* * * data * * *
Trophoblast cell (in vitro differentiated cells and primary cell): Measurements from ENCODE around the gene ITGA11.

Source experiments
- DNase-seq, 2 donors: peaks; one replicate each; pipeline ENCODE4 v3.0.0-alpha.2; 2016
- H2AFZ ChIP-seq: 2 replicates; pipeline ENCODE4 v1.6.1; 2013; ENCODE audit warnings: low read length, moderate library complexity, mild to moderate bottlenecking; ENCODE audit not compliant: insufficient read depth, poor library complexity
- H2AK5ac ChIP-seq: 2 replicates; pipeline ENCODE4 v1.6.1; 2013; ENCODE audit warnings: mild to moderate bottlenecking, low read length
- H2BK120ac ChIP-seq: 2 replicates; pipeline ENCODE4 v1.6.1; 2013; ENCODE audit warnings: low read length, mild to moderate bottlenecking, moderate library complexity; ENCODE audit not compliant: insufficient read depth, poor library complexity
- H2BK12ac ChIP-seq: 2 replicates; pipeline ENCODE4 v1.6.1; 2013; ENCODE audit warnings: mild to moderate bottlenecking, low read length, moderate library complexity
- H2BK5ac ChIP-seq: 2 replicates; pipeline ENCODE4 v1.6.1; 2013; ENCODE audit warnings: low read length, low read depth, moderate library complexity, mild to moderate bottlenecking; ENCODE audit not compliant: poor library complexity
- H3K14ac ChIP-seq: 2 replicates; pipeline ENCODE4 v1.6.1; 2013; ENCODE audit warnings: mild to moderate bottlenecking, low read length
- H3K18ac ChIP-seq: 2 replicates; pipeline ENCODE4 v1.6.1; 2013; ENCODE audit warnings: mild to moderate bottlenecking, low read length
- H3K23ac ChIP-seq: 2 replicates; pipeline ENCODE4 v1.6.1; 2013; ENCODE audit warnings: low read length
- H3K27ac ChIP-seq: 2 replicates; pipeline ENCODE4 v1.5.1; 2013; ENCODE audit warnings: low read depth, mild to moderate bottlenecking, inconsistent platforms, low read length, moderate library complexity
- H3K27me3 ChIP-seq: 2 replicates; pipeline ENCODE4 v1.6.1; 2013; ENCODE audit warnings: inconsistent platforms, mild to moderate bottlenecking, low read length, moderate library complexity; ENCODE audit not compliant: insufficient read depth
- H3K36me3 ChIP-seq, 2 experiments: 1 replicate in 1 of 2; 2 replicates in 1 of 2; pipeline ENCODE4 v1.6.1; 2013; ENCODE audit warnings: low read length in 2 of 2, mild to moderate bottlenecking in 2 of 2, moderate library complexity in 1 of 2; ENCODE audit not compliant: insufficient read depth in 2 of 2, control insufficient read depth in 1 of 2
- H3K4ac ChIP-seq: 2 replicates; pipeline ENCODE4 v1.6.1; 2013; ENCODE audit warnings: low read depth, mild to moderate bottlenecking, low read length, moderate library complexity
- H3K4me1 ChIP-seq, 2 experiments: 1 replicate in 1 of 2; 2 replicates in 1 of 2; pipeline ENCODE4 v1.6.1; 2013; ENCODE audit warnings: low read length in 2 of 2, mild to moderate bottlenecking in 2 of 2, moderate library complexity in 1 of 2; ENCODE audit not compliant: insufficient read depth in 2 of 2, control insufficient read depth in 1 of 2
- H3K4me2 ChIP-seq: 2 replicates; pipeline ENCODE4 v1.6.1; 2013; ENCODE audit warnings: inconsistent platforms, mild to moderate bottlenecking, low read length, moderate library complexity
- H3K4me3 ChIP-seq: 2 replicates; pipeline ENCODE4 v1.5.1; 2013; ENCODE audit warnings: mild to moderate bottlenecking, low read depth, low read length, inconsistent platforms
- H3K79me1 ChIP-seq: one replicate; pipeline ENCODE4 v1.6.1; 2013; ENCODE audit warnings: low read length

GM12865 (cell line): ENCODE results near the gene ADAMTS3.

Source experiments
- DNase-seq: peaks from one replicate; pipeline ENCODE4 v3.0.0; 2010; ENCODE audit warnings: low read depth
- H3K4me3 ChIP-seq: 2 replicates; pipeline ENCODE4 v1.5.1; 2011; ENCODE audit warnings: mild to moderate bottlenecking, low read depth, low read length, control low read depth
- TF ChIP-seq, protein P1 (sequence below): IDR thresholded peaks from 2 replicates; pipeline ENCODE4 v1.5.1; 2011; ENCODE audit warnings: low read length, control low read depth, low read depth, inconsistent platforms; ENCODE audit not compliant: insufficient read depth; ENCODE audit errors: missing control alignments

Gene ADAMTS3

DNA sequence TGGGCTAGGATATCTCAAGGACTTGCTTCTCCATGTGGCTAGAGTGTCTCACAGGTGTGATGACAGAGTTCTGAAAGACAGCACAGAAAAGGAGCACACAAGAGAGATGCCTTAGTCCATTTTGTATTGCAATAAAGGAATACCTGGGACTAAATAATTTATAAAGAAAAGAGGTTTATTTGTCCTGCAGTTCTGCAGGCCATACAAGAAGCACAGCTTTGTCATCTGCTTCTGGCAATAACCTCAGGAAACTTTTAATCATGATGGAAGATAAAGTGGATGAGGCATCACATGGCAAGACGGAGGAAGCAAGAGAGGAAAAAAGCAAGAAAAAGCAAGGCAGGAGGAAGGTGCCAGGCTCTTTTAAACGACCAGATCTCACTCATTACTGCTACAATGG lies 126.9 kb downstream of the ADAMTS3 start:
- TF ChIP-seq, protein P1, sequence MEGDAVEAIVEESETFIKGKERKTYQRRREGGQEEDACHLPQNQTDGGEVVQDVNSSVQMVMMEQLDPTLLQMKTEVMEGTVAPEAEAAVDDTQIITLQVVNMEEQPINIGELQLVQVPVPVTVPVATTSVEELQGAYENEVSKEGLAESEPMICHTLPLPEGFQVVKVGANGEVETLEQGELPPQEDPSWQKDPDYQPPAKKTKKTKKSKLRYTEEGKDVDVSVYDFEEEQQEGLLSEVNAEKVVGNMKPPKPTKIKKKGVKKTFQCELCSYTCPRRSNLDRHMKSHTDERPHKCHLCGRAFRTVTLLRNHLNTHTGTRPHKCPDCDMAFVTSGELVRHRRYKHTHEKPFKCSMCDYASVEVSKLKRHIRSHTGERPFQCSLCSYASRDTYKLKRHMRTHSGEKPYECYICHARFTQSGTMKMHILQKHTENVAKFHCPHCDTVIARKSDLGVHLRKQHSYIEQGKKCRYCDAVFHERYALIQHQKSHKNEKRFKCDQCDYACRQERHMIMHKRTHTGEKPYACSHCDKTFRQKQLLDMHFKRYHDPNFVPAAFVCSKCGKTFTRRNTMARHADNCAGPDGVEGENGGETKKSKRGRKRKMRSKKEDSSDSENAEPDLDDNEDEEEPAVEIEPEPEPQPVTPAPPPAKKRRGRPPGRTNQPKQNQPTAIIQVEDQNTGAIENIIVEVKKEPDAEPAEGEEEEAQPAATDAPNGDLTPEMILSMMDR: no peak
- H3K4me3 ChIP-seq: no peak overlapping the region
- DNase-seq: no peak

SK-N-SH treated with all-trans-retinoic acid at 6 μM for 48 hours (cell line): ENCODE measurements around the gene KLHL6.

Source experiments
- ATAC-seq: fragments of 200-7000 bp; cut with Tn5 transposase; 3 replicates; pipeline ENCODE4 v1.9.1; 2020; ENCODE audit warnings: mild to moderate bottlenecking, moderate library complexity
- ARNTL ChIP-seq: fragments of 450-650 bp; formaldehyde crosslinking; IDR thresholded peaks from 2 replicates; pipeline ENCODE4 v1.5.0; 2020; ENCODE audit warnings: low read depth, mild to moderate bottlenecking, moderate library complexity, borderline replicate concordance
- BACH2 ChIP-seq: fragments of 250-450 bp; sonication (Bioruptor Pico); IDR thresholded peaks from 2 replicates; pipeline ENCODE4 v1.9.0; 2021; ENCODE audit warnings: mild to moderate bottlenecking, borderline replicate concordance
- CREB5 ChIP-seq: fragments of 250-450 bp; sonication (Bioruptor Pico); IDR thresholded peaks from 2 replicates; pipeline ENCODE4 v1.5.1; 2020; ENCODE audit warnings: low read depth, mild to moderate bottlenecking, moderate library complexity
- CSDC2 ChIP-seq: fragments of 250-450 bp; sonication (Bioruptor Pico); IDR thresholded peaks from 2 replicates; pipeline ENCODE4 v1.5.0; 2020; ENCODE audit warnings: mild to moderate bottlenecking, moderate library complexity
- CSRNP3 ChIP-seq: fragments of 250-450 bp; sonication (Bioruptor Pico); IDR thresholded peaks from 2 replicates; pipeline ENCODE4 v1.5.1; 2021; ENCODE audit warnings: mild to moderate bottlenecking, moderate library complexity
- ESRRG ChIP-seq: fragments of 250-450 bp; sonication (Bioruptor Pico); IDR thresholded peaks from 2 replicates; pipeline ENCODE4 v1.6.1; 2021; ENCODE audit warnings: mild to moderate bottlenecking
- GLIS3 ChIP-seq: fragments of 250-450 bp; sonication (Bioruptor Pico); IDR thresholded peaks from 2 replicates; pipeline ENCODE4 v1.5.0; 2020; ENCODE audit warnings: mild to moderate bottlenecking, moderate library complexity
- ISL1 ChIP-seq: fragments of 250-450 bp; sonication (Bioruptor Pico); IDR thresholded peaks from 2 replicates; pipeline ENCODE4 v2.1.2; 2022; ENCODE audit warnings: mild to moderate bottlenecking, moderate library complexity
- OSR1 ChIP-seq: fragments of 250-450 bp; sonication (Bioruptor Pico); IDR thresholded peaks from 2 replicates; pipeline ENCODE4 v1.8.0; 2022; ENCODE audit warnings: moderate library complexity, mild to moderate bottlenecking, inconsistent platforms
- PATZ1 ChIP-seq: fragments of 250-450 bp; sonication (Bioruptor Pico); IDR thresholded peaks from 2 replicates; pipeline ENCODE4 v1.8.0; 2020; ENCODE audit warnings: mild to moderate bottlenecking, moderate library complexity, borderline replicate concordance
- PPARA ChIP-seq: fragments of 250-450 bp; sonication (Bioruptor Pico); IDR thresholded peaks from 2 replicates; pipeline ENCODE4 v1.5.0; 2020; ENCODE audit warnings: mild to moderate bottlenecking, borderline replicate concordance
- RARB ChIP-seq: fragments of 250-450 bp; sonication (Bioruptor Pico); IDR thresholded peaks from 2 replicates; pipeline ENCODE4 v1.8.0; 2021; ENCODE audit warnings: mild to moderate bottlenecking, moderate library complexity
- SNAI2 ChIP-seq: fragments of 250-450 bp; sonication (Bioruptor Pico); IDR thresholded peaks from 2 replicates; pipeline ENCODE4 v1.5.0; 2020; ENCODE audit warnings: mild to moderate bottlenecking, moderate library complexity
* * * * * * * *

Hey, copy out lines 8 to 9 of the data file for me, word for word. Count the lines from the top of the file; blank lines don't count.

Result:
- H2BK5ac ChIP-seq: 2 replicates; pipeline ENCODE4 v1.6.1; 2013; ENCODE audit warnings: low read length, low read depth, moderate library complexity, mild to moderate bottlenecking; ENCODE audit not compliant: poor library complexity
- H3K14ac ChIP-seq: 2 replicates; pipeline ENCODE4 v1.6.1; 2013; ENCODE audit warnings: mild to moderate bottlenecking, low read length